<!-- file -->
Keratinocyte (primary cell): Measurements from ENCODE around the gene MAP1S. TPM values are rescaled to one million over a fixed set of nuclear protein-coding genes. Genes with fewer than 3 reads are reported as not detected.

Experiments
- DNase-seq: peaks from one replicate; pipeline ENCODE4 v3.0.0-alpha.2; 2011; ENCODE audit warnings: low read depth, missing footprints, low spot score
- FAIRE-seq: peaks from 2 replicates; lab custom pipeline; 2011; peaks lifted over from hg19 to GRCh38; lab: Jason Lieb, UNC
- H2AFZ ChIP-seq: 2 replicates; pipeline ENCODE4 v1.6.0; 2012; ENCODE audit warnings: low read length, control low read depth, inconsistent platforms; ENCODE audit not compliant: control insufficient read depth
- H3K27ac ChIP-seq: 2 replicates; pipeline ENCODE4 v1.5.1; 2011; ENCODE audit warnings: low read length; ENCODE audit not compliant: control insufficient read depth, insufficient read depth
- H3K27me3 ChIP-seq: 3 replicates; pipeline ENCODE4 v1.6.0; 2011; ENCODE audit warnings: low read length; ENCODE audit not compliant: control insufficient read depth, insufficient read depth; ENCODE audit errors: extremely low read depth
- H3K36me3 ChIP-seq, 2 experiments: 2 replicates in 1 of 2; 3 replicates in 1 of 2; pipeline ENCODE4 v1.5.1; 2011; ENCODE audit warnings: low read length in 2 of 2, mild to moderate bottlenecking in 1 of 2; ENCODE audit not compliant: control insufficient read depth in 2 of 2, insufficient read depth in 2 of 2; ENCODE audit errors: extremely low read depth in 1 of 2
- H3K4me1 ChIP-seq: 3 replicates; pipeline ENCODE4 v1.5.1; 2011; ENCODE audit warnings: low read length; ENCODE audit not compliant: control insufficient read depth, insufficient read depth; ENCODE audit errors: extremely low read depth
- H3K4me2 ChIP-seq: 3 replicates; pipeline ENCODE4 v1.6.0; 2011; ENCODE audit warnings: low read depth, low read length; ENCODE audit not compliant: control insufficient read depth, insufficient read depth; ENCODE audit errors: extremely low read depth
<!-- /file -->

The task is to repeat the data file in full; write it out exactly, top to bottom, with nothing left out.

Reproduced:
Keratinocyte (primary cell): Measurements from ENCODE around the gene MAP1S. TPM values are rescaled to one million over a fixed set of nuclear protein-coding genes. Genes with fewer than 3 reads are reported as not detected.

Experiments
- DNase-seq: peaks from one replicate; pipeline ENCODE4 v3.0.0-alpha.2; 2011; ENCODE audit warnings: low read depth, missing footprints, low spot score
- FAIRE-seq: peaks from 2 replicates; lab custom pipeline; 2011; peaks lifted over from hg19 to GRCh38; lab: Jason Lieb, UNC
- H2AFZ ChIP-seq: 2 replicates; pipeline ENCODE4 v1.6.0; 2012; ENCODE audit warnings: low read length, control low read depth, inconsistent platforms; ENCODE audit not compliant: control insufficient read depth
- H3K27ac ChIP-seq: 2 replicates; pipeline ENCODE4 v1.5.1; 2011; ENCODE audit warnings: low read length; ENCODE audit not compliant: control insufficient read depth, insufficient read depth
- H3K27me3 ChIP-seq: 3 replicates; pipeline ENCODE4 v1.6.0; 2011; ENCODE audit warnings: low read length; ENCODE audit not compliant: control insufficient read depth, insufficient read depth; ENCODE audit errors: extremely low read depth
- H3K36me3 ChIP-seq, 2 experiments: 2 replicates in 1 of 2; 3 replicates in 1 of 2; pipeline ENCODE4 v1.5.1; 2011; ENCODE audit warnings: low read length in 2 of 2, mild to moderate bottlenecking in 1 of 2; ENCODE audit not compliant: control insufficient read depth in 2 of 2, insufficient read depth in 2 of 2; ENCODE audit errors: extremely low read depth in 1 of 2
- H3K4me1 ChIP-seq: 3 replicates; pipeline ENCODE4 v1.5.1; 2011; ENCODE audit warnings: low read length; ENCODE audit not compliant: control insufficient read depth, insufficient read depth; ENCODE audit errors: extremely low read depth
- H3K4me2 ChIP-seq: 3 replicates; pipeline ENCODE4 v1.6.0; 2011; ENCODE audit warnings: low read depth, low read length; ENCODE audit not compliant: control insufficient read depth, insufficient read depth; ENCODE audit errors: extremely low read depth